Read the rest on the Sun Journal.


4,000-year-old dye found on Egyptian artifact

By Randolph E. Schmid

(AP) WASHINGTON - Four thousand years ago Egyptians had mastered the process of making madder, a red dye, according to a researcher who uncovered the earliest known example of the color still used today.

Read the rest on MSNBC.


Bipedal Humans Came Down From The Trees, Not Up From The Ground

ScienceDaily— A detailed examination of the wrist bones of several primate species challenges the notion that humans evolved their two-legged upright walking style from a knuckle-walking ancestor.

Read the rest on Science Daily.

8.10.2009

And More! Two thousand year-old remains of Emperor Vespasian's house discovered

The archaeologists have unearthed reception rooms, colonnades, mosaic floors and traces of a hot bath complex at a site in mountainous countryside near the town of Rieti, north of Rome.

Read the rest on the Telegraph.


Shipwrecked: Archaeologists explore graveyard of sunken ships in Baltic Sea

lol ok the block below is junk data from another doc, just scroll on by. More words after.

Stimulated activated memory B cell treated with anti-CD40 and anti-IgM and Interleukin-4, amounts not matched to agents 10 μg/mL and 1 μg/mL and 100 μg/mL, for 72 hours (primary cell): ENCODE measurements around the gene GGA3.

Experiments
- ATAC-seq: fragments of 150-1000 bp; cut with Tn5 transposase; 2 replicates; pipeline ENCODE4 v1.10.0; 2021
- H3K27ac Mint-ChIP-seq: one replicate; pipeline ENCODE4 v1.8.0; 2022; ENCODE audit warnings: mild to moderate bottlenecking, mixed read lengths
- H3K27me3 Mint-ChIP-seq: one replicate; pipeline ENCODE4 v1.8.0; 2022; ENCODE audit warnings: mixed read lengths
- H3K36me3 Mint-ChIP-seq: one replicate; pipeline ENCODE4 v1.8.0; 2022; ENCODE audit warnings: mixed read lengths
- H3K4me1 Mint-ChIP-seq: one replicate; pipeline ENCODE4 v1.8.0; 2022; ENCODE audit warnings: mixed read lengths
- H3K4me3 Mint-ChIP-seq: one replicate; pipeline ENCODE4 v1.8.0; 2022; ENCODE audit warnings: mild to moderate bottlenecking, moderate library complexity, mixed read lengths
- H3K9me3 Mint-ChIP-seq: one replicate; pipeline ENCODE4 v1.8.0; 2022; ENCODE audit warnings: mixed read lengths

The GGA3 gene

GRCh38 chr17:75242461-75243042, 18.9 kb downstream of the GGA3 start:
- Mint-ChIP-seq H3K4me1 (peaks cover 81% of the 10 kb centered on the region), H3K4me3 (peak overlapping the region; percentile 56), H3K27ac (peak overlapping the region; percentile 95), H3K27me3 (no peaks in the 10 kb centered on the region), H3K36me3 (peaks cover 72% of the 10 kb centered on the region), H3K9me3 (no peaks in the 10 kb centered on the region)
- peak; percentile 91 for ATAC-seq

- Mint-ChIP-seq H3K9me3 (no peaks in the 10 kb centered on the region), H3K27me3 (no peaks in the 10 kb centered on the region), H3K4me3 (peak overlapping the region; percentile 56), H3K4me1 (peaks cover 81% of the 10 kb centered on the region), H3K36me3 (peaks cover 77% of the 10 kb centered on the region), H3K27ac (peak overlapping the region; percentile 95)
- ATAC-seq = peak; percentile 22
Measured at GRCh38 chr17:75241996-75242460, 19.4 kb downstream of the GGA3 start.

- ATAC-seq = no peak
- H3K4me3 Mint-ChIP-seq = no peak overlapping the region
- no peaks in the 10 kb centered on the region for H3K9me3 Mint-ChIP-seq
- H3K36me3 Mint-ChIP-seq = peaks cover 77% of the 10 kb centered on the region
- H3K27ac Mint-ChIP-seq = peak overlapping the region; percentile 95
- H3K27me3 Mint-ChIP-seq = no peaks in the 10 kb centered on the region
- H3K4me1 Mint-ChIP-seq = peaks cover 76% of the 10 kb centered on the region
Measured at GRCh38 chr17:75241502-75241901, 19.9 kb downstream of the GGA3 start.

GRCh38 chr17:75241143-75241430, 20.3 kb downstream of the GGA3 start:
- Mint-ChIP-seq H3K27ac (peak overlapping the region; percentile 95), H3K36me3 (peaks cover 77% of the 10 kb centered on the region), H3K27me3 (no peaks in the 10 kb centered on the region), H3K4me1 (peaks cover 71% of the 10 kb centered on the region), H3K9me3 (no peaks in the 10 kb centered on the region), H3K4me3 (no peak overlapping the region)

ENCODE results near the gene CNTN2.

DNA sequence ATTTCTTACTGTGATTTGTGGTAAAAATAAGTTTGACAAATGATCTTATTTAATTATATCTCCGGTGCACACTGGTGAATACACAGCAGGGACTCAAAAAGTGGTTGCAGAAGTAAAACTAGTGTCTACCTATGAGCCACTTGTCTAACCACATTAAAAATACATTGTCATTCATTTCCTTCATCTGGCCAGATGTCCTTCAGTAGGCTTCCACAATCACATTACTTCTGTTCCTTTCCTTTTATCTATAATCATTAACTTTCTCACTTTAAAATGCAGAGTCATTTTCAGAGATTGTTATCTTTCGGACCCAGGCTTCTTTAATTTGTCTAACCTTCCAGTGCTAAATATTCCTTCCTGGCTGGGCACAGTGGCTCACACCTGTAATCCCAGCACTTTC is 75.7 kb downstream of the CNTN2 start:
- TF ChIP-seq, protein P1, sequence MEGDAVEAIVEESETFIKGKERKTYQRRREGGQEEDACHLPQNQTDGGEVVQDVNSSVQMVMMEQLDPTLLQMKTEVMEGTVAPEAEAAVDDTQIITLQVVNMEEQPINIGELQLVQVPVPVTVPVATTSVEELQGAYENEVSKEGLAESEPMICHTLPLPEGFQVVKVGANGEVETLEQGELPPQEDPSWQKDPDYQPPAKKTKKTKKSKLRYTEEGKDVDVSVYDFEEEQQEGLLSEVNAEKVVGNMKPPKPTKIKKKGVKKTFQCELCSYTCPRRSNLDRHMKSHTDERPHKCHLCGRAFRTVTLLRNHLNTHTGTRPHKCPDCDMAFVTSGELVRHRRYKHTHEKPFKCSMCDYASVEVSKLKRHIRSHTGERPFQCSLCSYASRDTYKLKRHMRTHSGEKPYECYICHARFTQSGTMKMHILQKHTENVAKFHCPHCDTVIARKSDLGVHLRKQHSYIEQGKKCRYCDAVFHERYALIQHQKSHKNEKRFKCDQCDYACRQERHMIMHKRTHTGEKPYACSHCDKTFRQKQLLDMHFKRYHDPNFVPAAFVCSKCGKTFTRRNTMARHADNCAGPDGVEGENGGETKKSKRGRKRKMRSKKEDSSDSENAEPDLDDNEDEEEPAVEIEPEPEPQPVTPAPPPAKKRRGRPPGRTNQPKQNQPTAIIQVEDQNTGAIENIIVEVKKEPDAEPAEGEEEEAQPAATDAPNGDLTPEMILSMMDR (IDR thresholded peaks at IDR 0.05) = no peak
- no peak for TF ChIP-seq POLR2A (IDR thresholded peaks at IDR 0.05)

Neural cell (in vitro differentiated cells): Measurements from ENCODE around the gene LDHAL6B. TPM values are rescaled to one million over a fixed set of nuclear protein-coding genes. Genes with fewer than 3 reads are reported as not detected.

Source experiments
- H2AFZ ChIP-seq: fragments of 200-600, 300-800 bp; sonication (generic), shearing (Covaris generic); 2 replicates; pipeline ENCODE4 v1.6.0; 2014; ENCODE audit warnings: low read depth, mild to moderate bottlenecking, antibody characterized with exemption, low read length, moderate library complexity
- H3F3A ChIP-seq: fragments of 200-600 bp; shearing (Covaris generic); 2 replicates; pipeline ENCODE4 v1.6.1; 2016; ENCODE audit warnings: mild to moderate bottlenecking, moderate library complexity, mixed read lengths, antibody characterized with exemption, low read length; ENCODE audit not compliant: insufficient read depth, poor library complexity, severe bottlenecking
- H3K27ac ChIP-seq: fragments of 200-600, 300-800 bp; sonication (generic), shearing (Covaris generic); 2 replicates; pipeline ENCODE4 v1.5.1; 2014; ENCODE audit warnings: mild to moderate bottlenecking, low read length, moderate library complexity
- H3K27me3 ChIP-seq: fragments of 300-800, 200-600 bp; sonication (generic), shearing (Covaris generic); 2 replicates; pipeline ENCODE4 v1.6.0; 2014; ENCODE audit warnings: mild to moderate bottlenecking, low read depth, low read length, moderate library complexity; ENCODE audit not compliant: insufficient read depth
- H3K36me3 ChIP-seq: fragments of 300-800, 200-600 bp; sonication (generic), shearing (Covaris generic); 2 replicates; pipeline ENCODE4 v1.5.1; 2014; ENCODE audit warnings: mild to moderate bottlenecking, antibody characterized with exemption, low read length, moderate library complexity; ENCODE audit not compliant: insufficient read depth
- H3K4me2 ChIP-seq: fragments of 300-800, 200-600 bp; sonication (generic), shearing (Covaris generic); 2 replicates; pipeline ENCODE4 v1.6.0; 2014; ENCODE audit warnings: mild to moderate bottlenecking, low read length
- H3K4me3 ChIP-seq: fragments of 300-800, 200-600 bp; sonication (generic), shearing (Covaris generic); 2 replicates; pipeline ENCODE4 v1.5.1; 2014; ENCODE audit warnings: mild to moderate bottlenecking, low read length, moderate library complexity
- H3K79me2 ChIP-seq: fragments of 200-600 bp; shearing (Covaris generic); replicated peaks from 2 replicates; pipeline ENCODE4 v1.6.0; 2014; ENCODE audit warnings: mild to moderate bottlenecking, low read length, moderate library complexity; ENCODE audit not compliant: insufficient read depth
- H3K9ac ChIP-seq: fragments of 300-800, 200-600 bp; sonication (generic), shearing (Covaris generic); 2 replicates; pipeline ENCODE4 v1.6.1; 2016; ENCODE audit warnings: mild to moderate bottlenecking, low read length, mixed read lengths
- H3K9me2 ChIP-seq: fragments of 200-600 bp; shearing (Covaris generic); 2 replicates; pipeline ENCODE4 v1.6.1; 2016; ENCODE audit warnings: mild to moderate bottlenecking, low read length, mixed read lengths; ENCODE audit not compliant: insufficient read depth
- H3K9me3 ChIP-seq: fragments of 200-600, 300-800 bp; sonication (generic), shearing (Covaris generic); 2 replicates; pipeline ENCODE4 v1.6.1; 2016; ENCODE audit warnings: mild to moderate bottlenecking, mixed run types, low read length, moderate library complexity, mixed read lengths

MALIN RISING, Associated Press Writer
STOCKHOLM (AP) —The fire began in the galley, where the crew had kept a stove burning while they visited a tavern ashore. As the flames devoured her stern, the Anna Maria sank through the ice in the Stockholm archipelago.

Read the rest on the LA Times.


A handmade leather heart, a gold cross and a train ticket: The poignant keepsakes found at mass World War I graves in France

Fromelles

They are the personal mementoes and keepsakes of men whose bodies have lain abandoned and disturbed in the wake of one of the First World War's most deadly and wasteful battles.

Read the rest on the Daily Mail.

8.07.2009

Graves of forgotten Culloden Redcoats discovered

by

They were the victors, but for centuries the location of the graves of the government troops who fell at Culloden has been a mystery - unmarked and untraced in the vengeful belief that they were unworthy of proper graves.

Read the rest on the Times.


Roman Emperor Vespasian's Villa Found

Rossella Lorenzi, Discovery News
Vespasian Villa